Rand and the economy: Why a strong rand is good for SA business

February 9th, 2011 by Brian Kantor

The notion that the strong rand makes life tough for SA mining enterprises is belied by the earnings now being reported by the mining companies. Anglo Plats just reported headline earnings per share of 1 935c in 2010, up from 289c in 2009, an increase of 570%. The higher US dollar price of platinum metals clearly more than made up for what a stronger rand took away.

To read the story with graphs and figures, continue reading the Daily View: Rand and the Economy: Why a strong rand is good for SA business

We show the JSE earnings cycle updated to 8 February below. Reported JSE earnings per share are now growing very strongly.  JSE Resources earnings and JSE Alsi earnings are up by 23% on a year before. JSE earnings per share in US dollars have grown by nearly 30%, something that will be well appreciated by foreign shareholders. Earnings seems set fair to increase significantly further in the months to come.

Clearly something other than the strong rand has been at work here. The rand averaged R7.28 in 2010 compared to R8.42 in 2009, an increase of nearly 15%.  What is at work on JSE earnings is higher US dollar metal, mineral and commodity prices. These prices have responded strongly with the global economic recovery and have strengthened the rand accordingly.

Had the global economy not recovered, commodity prices would have been lower and the rand weaker. The combination of a weaker rand and lower commodity prices would not have helped SA exporters very much. The weaker rand would not have compensated their top and bottom lines for the weakness in underlying demand for resources and prices.

And the weaker rand would have harmed the domestic spender. It would have meant more inflation and higher interest rates and thus much more subdued domestic spending. The motor manufacturers and their component suppliers, who account for the largest share of the domestic manufacturing sector, would not (without the assistance of a stronger rand) have benefitted from the strong recovery in the SA demand for new vehicles. Nor, in the absence of the global economic recovery (the source of rand strength) would they have been able to export as much as they are now doing.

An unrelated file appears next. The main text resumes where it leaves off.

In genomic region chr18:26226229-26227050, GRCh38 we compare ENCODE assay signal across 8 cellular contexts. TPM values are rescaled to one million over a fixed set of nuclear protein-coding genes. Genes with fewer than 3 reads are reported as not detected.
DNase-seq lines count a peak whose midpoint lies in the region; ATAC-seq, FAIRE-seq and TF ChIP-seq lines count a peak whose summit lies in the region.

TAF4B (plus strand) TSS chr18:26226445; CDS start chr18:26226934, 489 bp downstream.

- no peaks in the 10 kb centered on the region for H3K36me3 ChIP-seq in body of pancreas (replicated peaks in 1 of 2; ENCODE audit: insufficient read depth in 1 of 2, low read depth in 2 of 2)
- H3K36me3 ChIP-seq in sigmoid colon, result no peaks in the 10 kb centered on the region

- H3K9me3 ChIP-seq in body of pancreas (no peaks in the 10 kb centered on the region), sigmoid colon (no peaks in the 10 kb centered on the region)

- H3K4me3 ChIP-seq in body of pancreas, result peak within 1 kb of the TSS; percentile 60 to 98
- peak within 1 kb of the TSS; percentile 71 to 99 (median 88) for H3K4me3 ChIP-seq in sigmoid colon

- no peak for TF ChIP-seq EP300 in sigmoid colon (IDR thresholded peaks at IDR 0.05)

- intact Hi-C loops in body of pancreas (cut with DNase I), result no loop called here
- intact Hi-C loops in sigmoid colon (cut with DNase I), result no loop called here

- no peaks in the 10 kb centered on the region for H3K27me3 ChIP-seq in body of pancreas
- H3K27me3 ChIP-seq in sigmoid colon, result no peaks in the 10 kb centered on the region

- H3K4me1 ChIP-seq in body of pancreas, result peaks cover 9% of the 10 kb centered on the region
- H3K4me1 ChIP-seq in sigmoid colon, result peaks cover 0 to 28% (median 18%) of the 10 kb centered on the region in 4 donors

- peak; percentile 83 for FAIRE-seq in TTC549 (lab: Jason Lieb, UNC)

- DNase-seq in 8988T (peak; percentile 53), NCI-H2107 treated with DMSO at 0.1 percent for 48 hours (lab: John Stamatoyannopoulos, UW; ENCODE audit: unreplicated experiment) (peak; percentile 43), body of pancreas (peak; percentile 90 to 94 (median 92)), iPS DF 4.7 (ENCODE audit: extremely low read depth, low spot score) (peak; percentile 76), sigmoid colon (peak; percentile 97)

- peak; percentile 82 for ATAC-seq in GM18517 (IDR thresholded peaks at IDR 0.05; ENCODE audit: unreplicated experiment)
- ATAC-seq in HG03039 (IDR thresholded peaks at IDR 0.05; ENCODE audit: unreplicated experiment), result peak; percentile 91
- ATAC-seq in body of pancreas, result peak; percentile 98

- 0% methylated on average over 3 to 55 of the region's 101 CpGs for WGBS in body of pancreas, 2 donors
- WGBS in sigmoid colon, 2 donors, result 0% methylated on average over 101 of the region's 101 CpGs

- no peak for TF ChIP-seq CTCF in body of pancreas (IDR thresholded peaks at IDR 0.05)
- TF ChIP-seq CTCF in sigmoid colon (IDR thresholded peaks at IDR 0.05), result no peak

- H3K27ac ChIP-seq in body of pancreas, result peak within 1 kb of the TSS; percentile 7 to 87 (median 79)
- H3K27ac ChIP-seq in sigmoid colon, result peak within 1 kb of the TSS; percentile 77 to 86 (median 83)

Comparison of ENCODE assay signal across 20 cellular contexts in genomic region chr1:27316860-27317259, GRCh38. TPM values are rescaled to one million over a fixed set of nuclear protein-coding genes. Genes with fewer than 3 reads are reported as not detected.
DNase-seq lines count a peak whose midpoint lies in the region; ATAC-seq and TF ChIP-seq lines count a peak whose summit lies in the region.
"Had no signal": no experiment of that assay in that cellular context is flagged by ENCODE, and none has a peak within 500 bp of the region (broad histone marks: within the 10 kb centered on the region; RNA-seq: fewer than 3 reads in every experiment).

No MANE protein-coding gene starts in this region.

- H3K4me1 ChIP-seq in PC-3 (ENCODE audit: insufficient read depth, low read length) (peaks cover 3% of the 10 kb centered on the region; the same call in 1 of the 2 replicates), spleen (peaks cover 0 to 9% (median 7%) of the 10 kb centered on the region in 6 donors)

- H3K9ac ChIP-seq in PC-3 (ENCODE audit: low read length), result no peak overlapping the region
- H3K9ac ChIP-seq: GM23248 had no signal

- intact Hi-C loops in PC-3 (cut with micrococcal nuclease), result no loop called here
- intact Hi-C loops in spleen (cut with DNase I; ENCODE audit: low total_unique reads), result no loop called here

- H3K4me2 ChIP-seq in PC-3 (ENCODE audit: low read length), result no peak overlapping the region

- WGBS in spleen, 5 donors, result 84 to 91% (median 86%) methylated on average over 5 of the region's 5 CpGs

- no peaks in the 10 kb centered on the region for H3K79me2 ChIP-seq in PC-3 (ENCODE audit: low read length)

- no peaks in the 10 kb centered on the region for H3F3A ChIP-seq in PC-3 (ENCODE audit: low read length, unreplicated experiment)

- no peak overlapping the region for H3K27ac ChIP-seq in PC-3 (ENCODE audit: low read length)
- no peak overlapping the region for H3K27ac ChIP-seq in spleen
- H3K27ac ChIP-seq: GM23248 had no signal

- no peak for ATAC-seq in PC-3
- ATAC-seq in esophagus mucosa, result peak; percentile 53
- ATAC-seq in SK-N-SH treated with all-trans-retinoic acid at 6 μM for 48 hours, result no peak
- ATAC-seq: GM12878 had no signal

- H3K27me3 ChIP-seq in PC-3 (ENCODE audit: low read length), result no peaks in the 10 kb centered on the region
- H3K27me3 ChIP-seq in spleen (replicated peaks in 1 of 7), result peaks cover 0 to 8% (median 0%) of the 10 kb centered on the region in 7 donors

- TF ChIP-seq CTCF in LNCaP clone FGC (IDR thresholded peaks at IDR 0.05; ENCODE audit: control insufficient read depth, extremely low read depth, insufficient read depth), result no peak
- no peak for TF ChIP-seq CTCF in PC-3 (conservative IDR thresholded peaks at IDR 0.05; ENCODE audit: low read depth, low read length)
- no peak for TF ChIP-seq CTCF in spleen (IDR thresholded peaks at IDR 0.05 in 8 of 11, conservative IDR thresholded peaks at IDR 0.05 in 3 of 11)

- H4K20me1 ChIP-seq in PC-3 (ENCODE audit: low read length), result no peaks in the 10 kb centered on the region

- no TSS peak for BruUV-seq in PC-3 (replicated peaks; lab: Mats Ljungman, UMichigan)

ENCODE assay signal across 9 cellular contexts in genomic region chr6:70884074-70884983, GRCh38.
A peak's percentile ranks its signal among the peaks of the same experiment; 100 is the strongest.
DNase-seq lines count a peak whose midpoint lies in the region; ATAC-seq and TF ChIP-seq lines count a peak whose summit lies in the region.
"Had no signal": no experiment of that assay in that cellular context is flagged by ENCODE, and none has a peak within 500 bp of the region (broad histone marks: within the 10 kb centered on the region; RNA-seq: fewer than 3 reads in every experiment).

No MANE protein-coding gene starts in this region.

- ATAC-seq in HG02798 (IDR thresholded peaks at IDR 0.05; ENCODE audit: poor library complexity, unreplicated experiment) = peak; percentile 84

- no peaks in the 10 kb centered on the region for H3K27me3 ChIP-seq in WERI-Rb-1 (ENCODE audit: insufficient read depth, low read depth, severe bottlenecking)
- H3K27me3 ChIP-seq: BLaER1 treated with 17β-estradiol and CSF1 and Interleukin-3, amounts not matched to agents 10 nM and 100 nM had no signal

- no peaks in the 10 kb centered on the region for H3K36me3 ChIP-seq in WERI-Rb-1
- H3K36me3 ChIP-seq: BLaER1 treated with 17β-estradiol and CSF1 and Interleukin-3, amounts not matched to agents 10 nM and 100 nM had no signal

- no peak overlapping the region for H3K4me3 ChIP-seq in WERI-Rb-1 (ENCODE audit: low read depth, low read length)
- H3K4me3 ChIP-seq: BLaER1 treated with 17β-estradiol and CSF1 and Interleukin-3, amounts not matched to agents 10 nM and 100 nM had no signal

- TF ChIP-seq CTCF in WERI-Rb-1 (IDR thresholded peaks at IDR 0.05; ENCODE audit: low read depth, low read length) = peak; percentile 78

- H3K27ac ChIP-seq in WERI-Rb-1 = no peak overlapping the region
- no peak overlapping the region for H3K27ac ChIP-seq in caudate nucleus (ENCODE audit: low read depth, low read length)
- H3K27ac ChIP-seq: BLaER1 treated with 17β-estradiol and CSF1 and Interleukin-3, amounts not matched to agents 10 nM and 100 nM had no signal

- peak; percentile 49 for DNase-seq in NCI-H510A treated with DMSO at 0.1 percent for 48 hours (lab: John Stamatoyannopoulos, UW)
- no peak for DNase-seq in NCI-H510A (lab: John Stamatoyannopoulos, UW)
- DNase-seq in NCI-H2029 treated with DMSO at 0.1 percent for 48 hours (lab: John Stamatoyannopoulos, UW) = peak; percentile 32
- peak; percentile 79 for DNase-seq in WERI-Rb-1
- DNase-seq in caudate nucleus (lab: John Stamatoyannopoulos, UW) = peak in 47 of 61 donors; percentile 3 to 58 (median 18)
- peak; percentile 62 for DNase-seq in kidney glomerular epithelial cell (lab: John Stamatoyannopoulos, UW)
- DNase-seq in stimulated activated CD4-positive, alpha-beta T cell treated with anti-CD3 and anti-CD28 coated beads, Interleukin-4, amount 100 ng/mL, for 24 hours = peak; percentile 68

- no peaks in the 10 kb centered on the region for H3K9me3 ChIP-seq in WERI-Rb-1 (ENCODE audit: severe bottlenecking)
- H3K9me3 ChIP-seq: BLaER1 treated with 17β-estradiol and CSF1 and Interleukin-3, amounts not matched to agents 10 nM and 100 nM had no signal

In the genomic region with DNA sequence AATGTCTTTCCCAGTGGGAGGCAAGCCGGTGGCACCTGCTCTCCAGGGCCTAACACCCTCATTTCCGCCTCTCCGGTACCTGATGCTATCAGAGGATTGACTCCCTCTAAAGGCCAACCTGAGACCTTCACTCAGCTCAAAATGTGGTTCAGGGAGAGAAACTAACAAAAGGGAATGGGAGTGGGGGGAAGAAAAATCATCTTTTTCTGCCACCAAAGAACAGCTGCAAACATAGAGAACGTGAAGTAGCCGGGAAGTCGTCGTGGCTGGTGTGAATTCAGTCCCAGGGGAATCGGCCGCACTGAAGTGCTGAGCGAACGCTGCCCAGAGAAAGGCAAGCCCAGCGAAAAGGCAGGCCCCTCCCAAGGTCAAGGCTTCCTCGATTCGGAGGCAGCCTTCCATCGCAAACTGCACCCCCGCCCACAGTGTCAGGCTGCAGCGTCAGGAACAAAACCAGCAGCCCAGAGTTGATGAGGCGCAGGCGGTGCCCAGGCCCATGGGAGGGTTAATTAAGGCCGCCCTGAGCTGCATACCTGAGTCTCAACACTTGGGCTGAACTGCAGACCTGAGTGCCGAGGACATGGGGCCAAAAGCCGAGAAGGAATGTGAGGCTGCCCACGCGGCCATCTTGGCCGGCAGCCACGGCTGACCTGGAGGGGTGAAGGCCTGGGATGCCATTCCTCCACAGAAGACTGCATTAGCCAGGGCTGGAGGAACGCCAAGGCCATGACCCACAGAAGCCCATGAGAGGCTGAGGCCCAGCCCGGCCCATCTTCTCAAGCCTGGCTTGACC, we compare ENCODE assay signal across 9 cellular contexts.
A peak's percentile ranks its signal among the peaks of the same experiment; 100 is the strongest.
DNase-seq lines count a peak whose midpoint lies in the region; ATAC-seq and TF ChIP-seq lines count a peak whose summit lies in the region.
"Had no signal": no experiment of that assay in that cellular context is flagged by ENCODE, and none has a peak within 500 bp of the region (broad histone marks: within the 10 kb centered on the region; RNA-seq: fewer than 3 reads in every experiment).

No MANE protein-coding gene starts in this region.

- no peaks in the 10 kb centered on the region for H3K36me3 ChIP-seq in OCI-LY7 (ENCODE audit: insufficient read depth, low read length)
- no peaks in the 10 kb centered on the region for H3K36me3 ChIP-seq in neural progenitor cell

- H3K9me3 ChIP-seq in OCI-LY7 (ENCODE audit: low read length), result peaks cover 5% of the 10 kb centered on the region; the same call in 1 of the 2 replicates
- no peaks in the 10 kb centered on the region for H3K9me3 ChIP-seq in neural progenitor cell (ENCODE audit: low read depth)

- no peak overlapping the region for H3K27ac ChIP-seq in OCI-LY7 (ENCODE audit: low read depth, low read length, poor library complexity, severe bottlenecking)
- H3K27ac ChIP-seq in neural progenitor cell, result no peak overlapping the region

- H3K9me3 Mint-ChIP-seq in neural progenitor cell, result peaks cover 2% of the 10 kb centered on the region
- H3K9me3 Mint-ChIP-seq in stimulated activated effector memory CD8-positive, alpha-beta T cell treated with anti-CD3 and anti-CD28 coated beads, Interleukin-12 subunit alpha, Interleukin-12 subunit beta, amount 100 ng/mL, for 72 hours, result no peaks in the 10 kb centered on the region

The strong rand has been very good news for the motor manufacturing sector as well as for motor dealers. Could not the same be said of manufacturers who depend on their domestic customers and especially those shielded by distance and the costs of transporting goods from their offshore competition? One thinks of the bakers and the brewers and the meat packers in this regard.

Clearly with a strong rand imported goods of all kinds do become more price competitive on the domestic market. But the greater size of the domestic market, stimulated by lower prices and interest rates, surely can help make up for keener prices.

The reality is that local producers should not expect to benefit from a strong global economy and a weaker rand. They cannot easily have it both ways unless SA shoots itself in the foot and adopts economic policies or intentions for economic policy that frighten away foreign investors and lead to a run on the rand.

SA specific risks can weaken the rand and provide a temporary profit margin windfall for exporters. The windfall is temporary because more inflation soon follows the weaker rand to squeeze margins. And organised labour will soon add to the pressure on costs on margins as inflation picks up.

Businesses in SA should not hope for an increase in the risks of doing business in South Africa reflected in a weaker rand. They should rather wish for the benefits of a stronger rand that reveal a strong global economy and sensible economic policies for the long run. They should not hope for windfalls from currency weakness but rather learn to operate profitably in a low inflation world that can only materialise with rand stability. This is what successful businesses in permanently low inflation economies manage to achieve. They do not look to currency weakness as a business opportunity. SA business should follow their example and appreciate the opportunity to do so that a stable rand provides. Brian Kantor

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